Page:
The system burdens the minority with higher taxes as compared to the majorities, most of whom are homeowners. In 2016, the CBC released statistics showing that family homes accounted for 48 per cent of the total market value of the properties in New York City but only contributed 15 per cent of the City’s total levy. On the contrary, class 2 properties comprised only 25 per cent of the total market value, yet they contribute 38 per cent of the City’s total levy. The high taxes demanded from landlords are in turn shifted to the tenants who are mostly the minorities such as African-American and Hispanic individuals. As a result, there have been a series of lawsuits against the agency requiring the harmonization of property taxes.
During his welcoming speech as the commissioner of the agency, Dr. Jiha acknowledged the inequality in payment of taxes between homeowners and renters and those renters with modestly priced homes sometimes paid more taxes than homeowners with high-valued properties. According to him, equally situated people should be treated equally. He, however, defended the city officials claiming that only legislators had much power on the issue but proceeded to promise to seek a solution to it.
Dr. Jiha has brought significant changes to the Tax systems in New York City since his appointment. During his tenure, he has modernized the City’s and corporate tax laws and reduced taxes for small-scale businesses. The department also has numerous new services to the residents including a call-centre which also serves as tax payer’s advocate office where homeowners can present their issues about taxes., parking ticket pay, and an online property and business tax systems. His agency has also adopted a tax policy whereby homeowners who have experienced mistakes in their assessments and have got proof of the errors. The commissioner referred to the move is part of a bigger plan to transform the agency into a more customer-centric that focuses on taxpayers as clients and not a tax complier. The agency offers the property tax refunds in the form of reduced assessments and checks. The existing tax system places properties into four classes which are subjected under different tax rates.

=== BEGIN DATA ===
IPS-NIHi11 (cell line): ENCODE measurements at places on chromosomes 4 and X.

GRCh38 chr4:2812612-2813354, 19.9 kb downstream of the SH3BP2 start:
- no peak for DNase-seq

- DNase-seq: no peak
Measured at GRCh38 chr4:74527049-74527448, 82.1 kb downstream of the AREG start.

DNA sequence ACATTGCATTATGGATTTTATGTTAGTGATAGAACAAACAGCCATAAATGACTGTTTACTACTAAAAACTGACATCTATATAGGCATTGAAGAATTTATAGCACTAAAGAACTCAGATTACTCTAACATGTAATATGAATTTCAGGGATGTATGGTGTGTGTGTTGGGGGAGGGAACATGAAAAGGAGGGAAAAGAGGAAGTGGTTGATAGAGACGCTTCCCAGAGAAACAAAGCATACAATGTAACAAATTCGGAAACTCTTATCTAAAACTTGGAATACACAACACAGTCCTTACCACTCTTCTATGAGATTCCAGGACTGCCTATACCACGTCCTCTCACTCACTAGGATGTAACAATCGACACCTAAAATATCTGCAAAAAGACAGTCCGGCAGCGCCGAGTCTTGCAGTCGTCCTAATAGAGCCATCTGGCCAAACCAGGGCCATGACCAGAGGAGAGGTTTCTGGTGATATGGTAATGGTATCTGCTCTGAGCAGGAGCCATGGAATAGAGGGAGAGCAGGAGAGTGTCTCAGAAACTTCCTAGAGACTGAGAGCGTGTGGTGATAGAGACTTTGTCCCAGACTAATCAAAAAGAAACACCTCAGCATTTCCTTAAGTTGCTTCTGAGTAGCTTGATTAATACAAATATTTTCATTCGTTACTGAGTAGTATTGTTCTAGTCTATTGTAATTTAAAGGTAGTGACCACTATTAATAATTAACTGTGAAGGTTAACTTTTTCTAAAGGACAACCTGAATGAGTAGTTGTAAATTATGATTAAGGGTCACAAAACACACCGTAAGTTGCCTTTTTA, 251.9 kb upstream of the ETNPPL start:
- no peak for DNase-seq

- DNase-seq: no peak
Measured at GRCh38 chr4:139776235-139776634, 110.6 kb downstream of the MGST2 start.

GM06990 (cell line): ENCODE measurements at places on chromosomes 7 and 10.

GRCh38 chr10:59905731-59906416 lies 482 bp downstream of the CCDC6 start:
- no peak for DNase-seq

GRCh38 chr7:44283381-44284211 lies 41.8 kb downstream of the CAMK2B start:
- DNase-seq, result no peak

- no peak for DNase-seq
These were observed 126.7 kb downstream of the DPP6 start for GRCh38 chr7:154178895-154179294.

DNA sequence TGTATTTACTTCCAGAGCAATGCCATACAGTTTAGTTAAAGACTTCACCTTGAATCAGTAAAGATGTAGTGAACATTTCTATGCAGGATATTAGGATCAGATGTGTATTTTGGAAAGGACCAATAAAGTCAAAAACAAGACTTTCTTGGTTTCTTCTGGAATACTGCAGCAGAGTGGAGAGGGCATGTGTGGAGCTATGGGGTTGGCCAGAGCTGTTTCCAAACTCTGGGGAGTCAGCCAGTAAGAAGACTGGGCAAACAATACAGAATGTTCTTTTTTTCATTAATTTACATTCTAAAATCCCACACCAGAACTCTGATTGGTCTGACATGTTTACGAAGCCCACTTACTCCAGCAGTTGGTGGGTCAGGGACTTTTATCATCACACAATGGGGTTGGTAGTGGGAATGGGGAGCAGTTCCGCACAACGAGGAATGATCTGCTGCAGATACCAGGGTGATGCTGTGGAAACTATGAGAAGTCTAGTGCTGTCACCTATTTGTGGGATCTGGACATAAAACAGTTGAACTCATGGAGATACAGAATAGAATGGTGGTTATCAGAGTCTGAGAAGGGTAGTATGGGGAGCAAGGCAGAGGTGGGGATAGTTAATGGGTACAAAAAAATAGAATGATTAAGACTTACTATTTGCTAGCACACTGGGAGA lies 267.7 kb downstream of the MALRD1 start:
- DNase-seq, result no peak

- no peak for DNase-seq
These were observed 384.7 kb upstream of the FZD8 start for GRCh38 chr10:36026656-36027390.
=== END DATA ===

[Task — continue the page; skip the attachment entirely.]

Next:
The City has, however, experienced complaints who have been misclassified and thus had to extra taxes. The courts interpreted the law as an avenue to challenge property tax assessments in New York and also a second chance to the petitioner. In 2018, Dr. Jiha and his team, as well as Mayor de Blasio, formed a new advisory commission. The commission is tasked with the responsibility of developing recommendations to reform the City’s property tax system and make them more simple, clearer, and fairer. Dr. Jiha would be involved in the commission as a non-voting ex-officio member. The Department of Finance in New York hopes that the commission would initiate the process that would end the City’s property tax system inequities.
Types of Leadership
Dr. Jacques Jiha has displayed several types of leadership, but the most common are two. The first type of leadership seen in him is Bureaucratic leadership which is seen in leaders who follow the rules strictly and ensure that their employees also adhere to set procedures precisely. The second leadership approach is transformational, which involves charismatic qualities that inspire eagerness in their organizations, and they empower employees to move forward.
Bureaucratic leadership models are in common in administrative environments where adherence to rules and set procedures are essential. Like autocratic leaders, they expect their team members to abide by rules precisely as stated. The leadership focuses on fixed duties, and each employee has designated responsibilities and thus requires little collaboration and creativity. Bureaucratic leaders work best in organizations or government departments where most procedures are well laid down and with limited possibilities of adjustments. Unlike in the autocratic case, this type of leadership considers employee inputs provided they do not conflict with the set rules and procedures of the organization.
i. Central authority thus effective in organizing
Bureaucracy promotes hierarchy within an organization. The chain of command followed in decision making helps in defining the specific roles for different people in the organization. It, therefore, makes it easy for the management to monitor the performance of employees occupying lower positions in the hierarchy. It strict nature also helps to ensure that duties are carried out in time and systematically.
ii. Supports the hiring of specialists